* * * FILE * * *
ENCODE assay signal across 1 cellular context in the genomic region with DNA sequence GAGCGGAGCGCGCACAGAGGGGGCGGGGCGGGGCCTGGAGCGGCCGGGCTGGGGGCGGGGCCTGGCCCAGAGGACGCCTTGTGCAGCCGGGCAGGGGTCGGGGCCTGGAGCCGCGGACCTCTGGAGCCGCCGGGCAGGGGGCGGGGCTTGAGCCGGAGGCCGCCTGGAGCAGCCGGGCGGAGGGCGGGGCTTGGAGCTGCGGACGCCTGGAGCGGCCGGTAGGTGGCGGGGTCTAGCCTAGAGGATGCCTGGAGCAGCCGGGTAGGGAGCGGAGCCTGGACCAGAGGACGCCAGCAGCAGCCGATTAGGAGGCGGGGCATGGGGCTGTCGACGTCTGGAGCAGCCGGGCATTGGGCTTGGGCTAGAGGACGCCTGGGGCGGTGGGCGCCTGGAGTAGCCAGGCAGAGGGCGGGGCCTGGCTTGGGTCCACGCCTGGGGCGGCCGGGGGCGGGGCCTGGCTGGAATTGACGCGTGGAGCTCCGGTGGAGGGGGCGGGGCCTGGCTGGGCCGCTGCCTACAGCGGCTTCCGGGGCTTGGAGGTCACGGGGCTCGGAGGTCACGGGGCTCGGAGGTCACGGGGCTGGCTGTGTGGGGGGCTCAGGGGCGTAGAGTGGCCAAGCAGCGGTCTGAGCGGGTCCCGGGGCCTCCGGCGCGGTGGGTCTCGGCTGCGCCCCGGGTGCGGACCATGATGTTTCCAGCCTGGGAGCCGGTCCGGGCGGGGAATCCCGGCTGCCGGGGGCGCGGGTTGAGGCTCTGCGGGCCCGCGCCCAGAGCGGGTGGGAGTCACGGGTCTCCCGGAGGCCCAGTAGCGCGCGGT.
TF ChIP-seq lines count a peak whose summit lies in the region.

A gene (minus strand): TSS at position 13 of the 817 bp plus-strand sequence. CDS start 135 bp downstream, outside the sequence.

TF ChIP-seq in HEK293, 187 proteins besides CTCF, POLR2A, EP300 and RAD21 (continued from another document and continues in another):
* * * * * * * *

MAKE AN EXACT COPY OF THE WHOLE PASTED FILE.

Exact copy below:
ENCODE assay signal across 1 cellular context in the genomic region with DNA sequence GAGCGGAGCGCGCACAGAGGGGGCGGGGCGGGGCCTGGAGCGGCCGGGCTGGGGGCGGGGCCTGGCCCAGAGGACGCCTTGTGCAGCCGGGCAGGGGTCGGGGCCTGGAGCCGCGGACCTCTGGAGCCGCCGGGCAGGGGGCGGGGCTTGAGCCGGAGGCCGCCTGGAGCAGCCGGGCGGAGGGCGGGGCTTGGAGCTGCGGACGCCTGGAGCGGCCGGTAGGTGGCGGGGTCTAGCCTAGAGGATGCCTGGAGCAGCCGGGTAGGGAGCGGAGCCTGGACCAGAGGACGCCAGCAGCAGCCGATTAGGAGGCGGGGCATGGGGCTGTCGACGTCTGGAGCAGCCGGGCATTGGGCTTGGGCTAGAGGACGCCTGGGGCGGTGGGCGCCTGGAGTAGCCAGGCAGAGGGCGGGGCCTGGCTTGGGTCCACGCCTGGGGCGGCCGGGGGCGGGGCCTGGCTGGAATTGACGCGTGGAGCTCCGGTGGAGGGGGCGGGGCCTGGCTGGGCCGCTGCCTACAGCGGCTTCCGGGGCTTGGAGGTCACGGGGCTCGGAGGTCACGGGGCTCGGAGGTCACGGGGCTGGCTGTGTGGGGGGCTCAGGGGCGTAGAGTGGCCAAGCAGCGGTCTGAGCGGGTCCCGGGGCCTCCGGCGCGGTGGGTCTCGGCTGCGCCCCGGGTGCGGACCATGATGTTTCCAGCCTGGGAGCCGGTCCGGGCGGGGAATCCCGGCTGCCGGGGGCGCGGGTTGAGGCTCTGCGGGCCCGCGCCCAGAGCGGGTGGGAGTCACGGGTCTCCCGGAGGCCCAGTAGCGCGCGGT.
TF ChIP-seq lines count a peak whose summit lies in the region.

A gene (minus strand): TSS at position 13 of the 817 bp plus-strand sequence. CDS start 135 bp downstream, outside the sequence.

TF ChIP-seq in HEK293, 187 proteins besides CTCF, POLR2A, EP300 and RAD21 (continued from another document and continues in another):